What’s next for the Coalition’s work in supporting homeless students? As part of our year-round advocacy, we host an annual Helping Homeless Students training for case managers, school employees, advocates, and community members to learn about homeless students’ educational rights. This training is coming up on Wednesday, August 24 at 9 a.m. at Highline High School. Registration is required, so sign up today.

Coalition Support helps the Homeless Student Stability Act stay Alive!

Katara Jordan of Columbia Legal Services shared the following message with supporters of the Homeless Student Stability Act (HB 1682), which is alive and well (currently scheduled for a public hearing in the Senate Committee on Early Learning & K-12 Education at 8am, Thursday, March 19).  She especially wanted to thank Coalition members for their great support, calls, and postcard signing which was critical to keeping this bill alive and moving.  

Keep calling in and letting your legislators know that our state needs better support for students experiencing homelessness and this is possible with the Homeless Student Stability Act! Visit our bill tracker for most up to date info.


Friends,

Friday, February 27 was critical in the fight to increase state support for homeless students. That morning, it appeared that the Homeless Student Stability Act would not receive a hearing in either the House or Senate budget committees. The 27th was the last day for bills to pass out of state fiscal committees. And generally bills must receive a public hearing before they are allowed to do so.

Your effort calling your Representatives helped us secure a public hearing in Appropriations on the Homeless Student Stability Act —a necessary step to increase state support for homeless students. You were genuinely instrumental in securing a hearing for this bill! THANK YOU!

 

We have even more exciting to news to share! On March 6, the House overwhelmingly passed HB 1682 (the Homeless Student Stability Act) in a vote of 82-16! Representatives Fey, Stambaugh, and Magendanz all gave great speeches on the importance of supporting homeless students and their families!

This bill would provide increased in-school support for homeless students as well as create new housing partnerships between school districts and community organizations. With this bill, we could not just shelter hundreds of families and children across the state – we could house them. The bill also requires, for the first time, that school districts across the state begin to identify unaccompanied homeless youth. While schools are already encouraged to do so, many simply report “0” unaccompanied homeless students. Columbia Legal Services, a non-profit legal organization backing the Homeless Student Stability Act, estimates that there are approximately 4,400 unaccompanied youth in our schools, more than 2,000 more than are actually identified.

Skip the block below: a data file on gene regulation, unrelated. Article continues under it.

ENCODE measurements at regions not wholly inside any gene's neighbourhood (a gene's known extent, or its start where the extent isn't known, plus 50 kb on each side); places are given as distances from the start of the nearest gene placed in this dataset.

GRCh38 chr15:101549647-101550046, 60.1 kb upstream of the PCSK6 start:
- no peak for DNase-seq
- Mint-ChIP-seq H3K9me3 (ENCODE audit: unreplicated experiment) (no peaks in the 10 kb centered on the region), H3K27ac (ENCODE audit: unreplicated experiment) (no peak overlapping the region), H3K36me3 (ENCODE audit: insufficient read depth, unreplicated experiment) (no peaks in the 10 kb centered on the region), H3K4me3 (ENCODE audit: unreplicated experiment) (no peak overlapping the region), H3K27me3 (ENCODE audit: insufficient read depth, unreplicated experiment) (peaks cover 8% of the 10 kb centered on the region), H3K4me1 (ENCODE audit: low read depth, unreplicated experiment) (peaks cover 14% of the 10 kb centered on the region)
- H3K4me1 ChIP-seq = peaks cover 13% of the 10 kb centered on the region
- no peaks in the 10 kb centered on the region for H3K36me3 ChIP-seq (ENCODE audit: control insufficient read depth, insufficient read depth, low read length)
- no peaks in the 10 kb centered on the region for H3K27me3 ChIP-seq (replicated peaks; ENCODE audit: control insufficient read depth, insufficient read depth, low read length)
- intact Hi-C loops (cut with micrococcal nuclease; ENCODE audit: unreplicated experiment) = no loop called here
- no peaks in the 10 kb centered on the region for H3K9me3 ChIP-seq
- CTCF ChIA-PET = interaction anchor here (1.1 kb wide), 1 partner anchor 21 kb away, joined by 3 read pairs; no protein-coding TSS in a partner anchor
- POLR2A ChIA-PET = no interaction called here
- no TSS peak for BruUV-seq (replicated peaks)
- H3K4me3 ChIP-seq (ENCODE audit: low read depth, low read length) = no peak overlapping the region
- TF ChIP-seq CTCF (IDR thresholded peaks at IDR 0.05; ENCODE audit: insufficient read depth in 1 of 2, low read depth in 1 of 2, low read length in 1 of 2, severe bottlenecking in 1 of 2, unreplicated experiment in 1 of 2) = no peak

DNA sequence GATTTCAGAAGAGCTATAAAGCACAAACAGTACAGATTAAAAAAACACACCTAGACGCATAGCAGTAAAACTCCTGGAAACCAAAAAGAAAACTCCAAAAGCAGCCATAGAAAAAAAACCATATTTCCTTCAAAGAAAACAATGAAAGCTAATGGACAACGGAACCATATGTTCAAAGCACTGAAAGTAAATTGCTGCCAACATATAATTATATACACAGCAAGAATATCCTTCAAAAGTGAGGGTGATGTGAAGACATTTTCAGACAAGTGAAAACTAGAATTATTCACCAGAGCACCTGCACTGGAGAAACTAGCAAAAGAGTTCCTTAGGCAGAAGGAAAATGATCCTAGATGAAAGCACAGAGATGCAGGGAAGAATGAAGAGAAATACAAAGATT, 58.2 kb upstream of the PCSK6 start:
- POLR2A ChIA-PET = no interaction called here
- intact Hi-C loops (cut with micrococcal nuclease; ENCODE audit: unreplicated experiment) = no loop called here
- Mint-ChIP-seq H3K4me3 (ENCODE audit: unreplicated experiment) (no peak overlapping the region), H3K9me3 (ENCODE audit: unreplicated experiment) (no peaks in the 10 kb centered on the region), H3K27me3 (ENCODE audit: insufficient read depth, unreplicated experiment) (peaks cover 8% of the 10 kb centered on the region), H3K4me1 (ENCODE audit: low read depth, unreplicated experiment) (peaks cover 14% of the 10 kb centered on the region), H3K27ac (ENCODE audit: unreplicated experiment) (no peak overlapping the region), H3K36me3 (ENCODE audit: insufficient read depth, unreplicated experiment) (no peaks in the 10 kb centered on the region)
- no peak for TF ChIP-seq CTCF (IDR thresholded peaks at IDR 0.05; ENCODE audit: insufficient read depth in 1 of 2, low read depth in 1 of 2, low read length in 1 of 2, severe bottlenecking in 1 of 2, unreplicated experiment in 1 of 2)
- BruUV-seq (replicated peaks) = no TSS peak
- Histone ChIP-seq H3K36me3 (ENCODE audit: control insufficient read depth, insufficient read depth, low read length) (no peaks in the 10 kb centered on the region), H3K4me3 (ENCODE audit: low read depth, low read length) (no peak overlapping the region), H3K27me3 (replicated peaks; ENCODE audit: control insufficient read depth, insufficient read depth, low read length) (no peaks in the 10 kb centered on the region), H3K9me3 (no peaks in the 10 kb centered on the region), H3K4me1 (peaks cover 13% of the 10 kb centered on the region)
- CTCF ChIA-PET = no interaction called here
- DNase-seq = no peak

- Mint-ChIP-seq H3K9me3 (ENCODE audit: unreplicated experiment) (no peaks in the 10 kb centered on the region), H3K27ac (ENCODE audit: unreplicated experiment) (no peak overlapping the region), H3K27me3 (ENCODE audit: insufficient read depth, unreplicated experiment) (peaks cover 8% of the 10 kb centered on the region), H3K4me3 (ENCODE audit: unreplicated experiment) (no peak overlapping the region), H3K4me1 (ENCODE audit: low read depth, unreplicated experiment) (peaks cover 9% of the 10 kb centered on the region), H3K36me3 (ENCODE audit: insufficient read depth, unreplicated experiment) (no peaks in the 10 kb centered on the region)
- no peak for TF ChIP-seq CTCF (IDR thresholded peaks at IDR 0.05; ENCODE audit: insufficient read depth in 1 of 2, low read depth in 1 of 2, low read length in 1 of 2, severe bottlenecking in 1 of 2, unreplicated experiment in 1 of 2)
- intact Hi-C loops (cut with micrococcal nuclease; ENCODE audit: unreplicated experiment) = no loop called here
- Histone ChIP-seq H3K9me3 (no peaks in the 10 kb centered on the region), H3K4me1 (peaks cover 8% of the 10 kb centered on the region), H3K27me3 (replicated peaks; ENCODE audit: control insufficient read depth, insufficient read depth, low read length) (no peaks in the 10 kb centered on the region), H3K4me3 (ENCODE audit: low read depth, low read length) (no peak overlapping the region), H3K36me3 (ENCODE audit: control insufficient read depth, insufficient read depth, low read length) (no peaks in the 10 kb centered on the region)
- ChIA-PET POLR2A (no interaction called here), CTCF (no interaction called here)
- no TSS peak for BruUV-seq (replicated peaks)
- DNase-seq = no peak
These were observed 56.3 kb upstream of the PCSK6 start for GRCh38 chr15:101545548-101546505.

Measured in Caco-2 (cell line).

That said, HB 1682 heads back to the Senate!

To keep this bill moving, your voice and action is needed to make sure HB 1682 becomes law. Please call to ask the Senate Committee on Early Learning and K-12 Education to give HB 1682 a hearing.

Simply call 1-800-562-6000 and leave this message for the operator:

“The Homeless Student Stability Act will result in short and long term savings, as well as better educational, health, and life outcomes for students and their families. Please support this important issue.” 

After you leave a message for your legislators, if you really want to go the extra advocacy mile, you can also directly call members of the Senate Committee on Early Learning and K-12 Education to give them the same message. The Senators labeled with two asterisks after their phone number are the most critical.

Education:

  • Senator Steve Litzow (360-786-7641)**
  • Senator Andy Hill (360-786-7672)**
  • Senator Bruce Dammeier (360 786-7648)**
  • Senator Rosemary McAuliffe (360- 786-7600)
  • Senator Andy Billig (360-786-7604)
  • Senator Joe Fain (360-786-7692)
  • Senator Mark Mullet (360-786-7608)
  • Senator Ann Rivers (360-786-7634)
  • Senator Christine Rolfes (360-786-7644) Senator Rolfes has been a huge champion. Please consider thanking her for her support

Best,

Katara Jordan, Staff Attorney, Columbia Legal Services, Children & Youth Project